When did the Croatian language begin? Was it during the Bronze Age, as the future fruit of the Balto-Slavic branch of the Indo-European languages tree?
Or was the Croatian language really born after the breakup of Yugoslavia?
The answer, tantalizingly, is both.
Croatian is a standardized form of Serbo-Croatian. It comes from the Eastern-Herzegovinian dialect, called Shtokavian (a/k/a Štokavian or Stokavian). It’s the most-used dialect of the Serbo-Croatian pluricentric language.
The Croatian language, known as hrvatski, is tied to the Croat ethnic group, who hail from the South Slavic countries. Croatian is one of the official languages of the European Union, with about five to seven million speakers worldwide.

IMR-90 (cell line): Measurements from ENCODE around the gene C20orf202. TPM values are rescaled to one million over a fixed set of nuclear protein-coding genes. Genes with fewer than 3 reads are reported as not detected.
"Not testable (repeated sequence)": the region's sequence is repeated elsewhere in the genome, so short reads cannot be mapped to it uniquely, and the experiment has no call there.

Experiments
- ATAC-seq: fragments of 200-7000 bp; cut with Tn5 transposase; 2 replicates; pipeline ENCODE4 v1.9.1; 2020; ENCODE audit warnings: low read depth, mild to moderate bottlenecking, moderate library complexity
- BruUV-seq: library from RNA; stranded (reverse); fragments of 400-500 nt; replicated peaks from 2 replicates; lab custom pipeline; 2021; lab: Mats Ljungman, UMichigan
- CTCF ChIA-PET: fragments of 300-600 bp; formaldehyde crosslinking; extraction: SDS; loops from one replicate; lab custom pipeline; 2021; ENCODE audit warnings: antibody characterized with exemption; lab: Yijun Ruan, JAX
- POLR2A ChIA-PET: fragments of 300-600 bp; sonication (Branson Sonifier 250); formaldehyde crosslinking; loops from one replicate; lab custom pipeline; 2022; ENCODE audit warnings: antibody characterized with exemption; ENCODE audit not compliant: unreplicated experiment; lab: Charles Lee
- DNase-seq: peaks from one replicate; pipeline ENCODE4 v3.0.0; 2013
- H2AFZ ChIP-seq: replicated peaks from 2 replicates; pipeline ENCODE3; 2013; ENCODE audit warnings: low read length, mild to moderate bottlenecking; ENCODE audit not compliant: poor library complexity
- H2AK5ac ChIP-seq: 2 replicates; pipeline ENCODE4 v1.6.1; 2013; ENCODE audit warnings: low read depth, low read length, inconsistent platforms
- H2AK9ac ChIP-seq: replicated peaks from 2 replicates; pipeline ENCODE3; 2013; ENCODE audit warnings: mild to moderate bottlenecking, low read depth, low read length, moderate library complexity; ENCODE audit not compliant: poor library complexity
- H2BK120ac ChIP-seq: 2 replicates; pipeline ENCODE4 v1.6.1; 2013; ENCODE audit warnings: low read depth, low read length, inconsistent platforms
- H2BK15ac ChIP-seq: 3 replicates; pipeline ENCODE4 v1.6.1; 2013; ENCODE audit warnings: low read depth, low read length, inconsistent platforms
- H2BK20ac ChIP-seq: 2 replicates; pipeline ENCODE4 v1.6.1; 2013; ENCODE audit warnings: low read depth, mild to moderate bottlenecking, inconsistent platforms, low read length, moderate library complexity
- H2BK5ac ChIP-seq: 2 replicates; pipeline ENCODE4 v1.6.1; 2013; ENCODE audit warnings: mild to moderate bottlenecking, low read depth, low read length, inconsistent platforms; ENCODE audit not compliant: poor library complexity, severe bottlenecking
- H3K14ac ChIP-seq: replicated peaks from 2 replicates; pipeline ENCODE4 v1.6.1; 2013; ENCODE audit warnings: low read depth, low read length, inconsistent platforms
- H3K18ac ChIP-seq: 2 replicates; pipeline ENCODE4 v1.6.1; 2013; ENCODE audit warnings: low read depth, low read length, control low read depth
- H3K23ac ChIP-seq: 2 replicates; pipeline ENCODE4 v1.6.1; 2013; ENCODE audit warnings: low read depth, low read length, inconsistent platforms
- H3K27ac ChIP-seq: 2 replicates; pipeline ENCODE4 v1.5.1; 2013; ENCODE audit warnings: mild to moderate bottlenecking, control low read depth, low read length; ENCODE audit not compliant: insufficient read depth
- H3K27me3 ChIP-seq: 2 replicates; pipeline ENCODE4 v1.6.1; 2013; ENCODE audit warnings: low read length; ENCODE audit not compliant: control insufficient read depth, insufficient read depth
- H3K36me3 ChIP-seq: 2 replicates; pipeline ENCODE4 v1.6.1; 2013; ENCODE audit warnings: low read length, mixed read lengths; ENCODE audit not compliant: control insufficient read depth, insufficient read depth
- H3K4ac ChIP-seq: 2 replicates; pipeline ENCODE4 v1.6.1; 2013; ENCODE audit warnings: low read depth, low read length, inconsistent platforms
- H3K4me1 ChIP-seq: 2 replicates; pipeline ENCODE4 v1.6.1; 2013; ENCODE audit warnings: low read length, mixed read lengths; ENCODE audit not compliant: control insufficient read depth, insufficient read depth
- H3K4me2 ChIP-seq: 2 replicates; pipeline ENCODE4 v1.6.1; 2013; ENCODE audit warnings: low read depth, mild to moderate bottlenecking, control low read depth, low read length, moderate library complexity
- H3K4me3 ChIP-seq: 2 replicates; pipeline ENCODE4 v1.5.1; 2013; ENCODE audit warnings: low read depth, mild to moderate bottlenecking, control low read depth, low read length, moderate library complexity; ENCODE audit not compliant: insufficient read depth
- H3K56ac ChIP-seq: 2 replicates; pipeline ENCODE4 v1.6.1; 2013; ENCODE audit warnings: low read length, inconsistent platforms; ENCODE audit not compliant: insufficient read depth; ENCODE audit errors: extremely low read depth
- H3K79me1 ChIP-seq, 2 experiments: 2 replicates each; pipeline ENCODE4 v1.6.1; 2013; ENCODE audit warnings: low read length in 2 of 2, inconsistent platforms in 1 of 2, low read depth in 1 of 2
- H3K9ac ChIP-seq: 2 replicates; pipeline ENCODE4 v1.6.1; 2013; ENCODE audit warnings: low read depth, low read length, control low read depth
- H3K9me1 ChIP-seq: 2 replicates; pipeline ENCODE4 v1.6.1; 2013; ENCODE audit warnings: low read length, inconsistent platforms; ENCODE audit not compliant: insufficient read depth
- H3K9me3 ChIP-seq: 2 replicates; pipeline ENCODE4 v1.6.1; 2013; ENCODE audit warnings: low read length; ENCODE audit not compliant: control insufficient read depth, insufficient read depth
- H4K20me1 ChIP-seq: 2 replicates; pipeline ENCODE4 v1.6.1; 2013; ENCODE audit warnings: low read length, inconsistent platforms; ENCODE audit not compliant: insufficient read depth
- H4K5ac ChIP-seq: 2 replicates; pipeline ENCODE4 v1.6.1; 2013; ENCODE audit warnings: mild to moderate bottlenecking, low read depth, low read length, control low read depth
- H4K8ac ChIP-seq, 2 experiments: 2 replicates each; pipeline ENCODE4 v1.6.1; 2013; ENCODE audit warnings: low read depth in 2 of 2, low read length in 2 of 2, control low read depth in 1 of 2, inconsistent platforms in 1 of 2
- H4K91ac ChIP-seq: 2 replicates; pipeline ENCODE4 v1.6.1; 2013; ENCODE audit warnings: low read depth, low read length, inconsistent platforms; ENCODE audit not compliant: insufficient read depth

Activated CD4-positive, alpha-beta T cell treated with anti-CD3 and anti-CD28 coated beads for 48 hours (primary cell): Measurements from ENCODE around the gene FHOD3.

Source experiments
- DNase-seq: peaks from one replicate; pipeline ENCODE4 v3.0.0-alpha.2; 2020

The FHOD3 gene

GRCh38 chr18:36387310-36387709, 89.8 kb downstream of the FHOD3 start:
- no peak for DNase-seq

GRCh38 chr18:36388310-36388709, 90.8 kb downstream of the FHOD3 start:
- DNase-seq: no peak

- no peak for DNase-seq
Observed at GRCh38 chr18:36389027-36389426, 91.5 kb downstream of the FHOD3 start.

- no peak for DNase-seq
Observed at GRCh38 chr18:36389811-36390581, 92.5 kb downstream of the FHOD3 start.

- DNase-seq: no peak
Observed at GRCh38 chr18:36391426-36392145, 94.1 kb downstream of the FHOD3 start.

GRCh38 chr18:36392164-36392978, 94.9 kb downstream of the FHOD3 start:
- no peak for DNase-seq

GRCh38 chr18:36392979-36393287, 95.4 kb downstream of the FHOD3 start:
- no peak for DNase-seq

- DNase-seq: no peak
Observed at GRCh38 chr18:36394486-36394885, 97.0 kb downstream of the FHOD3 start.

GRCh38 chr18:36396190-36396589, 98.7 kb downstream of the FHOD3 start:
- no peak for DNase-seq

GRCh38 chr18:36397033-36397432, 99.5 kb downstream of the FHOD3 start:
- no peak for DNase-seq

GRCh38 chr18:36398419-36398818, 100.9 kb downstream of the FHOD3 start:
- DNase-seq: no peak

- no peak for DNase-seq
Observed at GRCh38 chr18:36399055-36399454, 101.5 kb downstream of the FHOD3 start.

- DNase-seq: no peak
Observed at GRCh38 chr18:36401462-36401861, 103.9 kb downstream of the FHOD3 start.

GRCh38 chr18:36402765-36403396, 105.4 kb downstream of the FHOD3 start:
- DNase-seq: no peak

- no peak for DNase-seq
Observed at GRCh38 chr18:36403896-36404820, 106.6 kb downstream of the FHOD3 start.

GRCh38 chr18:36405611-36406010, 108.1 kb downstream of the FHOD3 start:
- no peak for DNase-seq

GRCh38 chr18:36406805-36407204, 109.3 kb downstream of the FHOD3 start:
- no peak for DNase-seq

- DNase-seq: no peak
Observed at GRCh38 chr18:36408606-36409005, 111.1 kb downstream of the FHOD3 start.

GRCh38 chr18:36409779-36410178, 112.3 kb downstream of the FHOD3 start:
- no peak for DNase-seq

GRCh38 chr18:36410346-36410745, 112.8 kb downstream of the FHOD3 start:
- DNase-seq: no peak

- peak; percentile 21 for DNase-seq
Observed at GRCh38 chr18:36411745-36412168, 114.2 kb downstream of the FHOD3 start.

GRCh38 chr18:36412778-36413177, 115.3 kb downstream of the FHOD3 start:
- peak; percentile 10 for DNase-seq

Croatian is the official language of:
● Vojvodina, an autonomous province in northern Serbia
● Bosnia and Herzegovina
● Burgenland, a sparsely populated state in Austria
Thanks to the second wave of the Croatian Diaspora, Croatian has minority language status in the following places:
● Baranya County in Hungary
● Czech Republic
● Caraş-Severin County in Romania
In addition to several countries and territories in Eastern Europe, it’s also spoken in South America, Canada, the United States, South Africa, and Australia. This is not too surprising since there are about as many Croatians living outside of their homeland as there are within its borders.